Feasibility of a real-time self-monitoring device for sitting less and moving more: a randomised controlled trial

Martin, A. , Adams, J. M., Bunn, C. , Gill, J. M.R. , Gray, C. M. , Hunt, K. , Maxwell, D. J., van der Ploeg, H. P., Wyke, S. and Mutrie, N. (2017) Feasibility of a real-time self-monitoring device for sitting less and moving more: a randomised controlled trial. BMJ Open Sport and Exercise Medicine, 3(1), e000285. (doi:10.1136/bmjsem-2017-000285) (PMID:29081985) (PMCID:PMC5652617)

[img]
Preview
Text
148937.pdf - Published Version
Available under License Creative Commons Attribution.

625kB

Abstract

Objectives: Time spent inactive and sedentary are both associated with poor health. Self-monitoring of walking, using pedometers for real-time feedback, is effective at increasing physical activity. The aim of this study was to evaluate the feasibility of a new pocket-worn sedentary time and physical activity real-time self-monitoring device (SitFIT™). Methods: Forty sedentary men were equally randomized into two intervention groups. For four weeks, one group received a SitFIT™ providing feedback on steps and time spent sedentary (lying/sitting); the other group received a SitFIT™ providing feedback on steps and time spent upright (standing/stepping). Change in sedentary time, standing time, stepping time and step count was assessed using activPAL™ monitors at baseline, and 4-week (T1) and 12-week (T2) follow-up. Semi-structured interviews were conducted after 4 and 12 weeks. Results: The SitFIT™ was reported as acceptable and usable, and seen as a helpful and motivating tool to reduce sedentary time by both groups. On average, participants reduced their sedentary time by 7.8 minutes/day (95%CI -55.4, 39.7) (T1) and by 8.2 minutes/day (95%CI -60.1, 44.3) (T2). They increased standing time by 23.2 minutes/day (95%CI 4.0, 42.5) (T1) and 16.2 minutes/day (95%CI -13.9, 46.2) (T2). Stepping time was increased by 8.5 minutes/day (95%CI 0.9, 16.0) (T1) and 9.0 minutes/day (95%CI 0.5, 17.5) (T2). There were no between-group differences at either follow-up time points. Conclusion: The SitFIT™ was perceived as a useful tool for self-monitoring of sedentary time. It has potential to be used as a real-time self-monitoring device to reduce sedentary and increase upright time.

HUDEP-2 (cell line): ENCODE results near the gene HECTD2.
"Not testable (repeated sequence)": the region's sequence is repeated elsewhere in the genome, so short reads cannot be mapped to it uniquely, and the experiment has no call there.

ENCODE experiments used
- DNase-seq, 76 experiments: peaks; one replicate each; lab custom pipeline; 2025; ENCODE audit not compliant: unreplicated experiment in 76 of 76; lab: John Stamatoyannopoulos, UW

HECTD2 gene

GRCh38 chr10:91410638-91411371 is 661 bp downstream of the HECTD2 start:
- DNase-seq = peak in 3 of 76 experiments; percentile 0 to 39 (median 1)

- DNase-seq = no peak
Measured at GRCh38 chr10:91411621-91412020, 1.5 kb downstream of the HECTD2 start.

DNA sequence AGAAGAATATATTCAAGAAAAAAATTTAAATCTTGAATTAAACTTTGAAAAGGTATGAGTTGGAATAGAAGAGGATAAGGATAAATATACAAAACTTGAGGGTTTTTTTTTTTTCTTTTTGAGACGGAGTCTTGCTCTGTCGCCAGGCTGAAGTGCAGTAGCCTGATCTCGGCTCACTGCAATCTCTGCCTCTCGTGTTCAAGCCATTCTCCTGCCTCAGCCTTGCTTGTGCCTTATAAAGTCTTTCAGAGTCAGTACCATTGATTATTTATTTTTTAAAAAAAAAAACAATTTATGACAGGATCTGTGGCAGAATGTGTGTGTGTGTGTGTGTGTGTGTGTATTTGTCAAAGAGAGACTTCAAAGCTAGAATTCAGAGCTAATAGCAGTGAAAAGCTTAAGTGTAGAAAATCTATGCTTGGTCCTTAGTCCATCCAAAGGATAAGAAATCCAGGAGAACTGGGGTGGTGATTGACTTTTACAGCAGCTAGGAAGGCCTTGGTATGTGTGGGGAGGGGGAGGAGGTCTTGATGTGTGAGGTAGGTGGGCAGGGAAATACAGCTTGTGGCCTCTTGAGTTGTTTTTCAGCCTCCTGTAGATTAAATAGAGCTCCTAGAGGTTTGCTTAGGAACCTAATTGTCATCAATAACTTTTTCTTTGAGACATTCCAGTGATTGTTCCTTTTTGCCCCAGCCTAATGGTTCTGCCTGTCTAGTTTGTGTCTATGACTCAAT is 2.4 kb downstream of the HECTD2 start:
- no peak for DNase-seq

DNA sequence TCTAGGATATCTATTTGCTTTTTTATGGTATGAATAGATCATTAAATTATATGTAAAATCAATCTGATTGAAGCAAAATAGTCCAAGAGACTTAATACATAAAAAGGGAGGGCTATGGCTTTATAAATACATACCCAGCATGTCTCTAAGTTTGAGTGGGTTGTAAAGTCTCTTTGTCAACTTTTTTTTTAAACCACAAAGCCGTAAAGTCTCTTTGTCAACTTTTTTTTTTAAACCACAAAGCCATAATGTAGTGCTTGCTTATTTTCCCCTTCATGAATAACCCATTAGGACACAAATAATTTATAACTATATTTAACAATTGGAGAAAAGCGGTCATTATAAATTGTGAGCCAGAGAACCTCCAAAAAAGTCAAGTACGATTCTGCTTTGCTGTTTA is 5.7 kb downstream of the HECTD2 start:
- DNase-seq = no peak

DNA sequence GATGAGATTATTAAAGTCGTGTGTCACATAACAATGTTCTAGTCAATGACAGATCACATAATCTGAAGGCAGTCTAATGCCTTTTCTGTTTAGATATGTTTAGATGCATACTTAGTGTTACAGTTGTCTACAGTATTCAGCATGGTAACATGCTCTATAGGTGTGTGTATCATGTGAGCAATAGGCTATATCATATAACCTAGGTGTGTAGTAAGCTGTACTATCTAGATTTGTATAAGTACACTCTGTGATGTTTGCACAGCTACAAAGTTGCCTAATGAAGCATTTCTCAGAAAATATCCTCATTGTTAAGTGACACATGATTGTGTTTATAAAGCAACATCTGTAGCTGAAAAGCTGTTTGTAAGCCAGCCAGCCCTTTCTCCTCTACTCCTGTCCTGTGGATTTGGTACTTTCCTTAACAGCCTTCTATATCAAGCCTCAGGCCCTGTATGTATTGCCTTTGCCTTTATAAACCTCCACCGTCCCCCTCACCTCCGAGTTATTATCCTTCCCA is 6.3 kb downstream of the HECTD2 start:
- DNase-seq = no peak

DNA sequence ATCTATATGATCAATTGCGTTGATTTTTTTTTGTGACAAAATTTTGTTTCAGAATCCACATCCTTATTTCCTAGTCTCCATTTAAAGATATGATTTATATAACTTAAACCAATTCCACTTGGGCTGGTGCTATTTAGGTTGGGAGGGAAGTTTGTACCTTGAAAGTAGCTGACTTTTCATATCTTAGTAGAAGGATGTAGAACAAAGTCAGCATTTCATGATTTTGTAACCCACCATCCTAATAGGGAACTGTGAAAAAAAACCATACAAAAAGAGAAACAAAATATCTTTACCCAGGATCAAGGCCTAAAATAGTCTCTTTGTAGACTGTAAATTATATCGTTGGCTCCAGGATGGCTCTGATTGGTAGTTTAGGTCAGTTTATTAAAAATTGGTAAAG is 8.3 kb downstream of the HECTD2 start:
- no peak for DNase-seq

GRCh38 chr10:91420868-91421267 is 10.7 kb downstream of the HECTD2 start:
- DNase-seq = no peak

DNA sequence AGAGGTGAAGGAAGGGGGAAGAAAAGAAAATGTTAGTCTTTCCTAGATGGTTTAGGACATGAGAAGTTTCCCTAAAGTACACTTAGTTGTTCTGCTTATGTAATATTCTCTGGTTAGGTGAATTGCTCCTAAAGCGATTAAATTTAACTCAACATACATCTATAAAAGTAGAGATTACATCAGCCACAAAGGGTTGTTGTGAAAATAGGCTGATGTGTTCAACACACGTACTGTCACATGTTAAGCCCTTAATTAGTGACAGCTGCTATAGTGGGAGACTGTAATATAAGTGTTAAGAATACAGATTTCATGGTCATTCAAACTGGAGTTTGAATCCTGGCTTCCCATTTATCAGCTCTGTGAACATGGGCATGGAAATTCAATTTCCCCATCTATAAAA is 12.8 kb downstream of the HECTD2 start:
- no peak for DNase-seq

Item Type:Articles
Status:Published
Refereed:Yes
Glasgow Author(s) Enlighten ID:Wyke, Professor Sally and Gray, Dr Lucinda and Martin, Dr Anne and Hunt, Professor Kathryn and Gill, Professor Jason and Bunn, Dr Christopher
Authors: Martin, A., Adams, J. M., Bunn, C., Gill, J. M.R., Gray, C. M., Hunt, K., Maxwell, D. J., van der Ploeg, H. P., Wyke, S., and Mutrie, N.
Subjects:H Social Sciences > H Social Sciences (General)
R Medicine > RA Public aspects of medicine > RA0421 Public health. Hygiene. Preventive Medicine
College/School:College of Medical Veterinary and Life Sciences > Institute of Cardiovascular and Medical Sciences
College of Medical Veterinary and Life Sciences > Institute of Health and Wellbeing > MRC/CSO Unit
College of Medical Veterinary and Life Sciences > Institute of Health and Wellbeing > Social Scientists working in Health and Wellbeing
Journal Name:BMJ Open Sport and Exercise Medicine
Publisher:BMJ Publishing Group
ISSN:2055-7647
ISSN (Online):2055-7647
Published Online:11 October 2017
Copyright Holders:Copyright © 2017 The Authors
First Published:First published in BMJ Open Sport and Exercise Medicine 3(1):e000285
Publisher Policy:Reproduced under a Creative Commons License

University Staff: Request a correction | Enlighten Editors: Update this record

Project CodeAward NoProject NamePrincipal InvestigatorFunder's NameFunder RefLead Dept
630851EUROFIT: Social innovation to improve physical activity and sedentary behaviour through elite European footballSally WykeEuropean Commission (EC)602170SPS - INST. OF HEALTH & WELLBEING
727641SPHSU Core Renewal: Setting and Health Improvement Research ProgrammeKathryn HuntMedical Research Council (MRC)MC_UU_12017/12IHW - MRC/CSO SPHU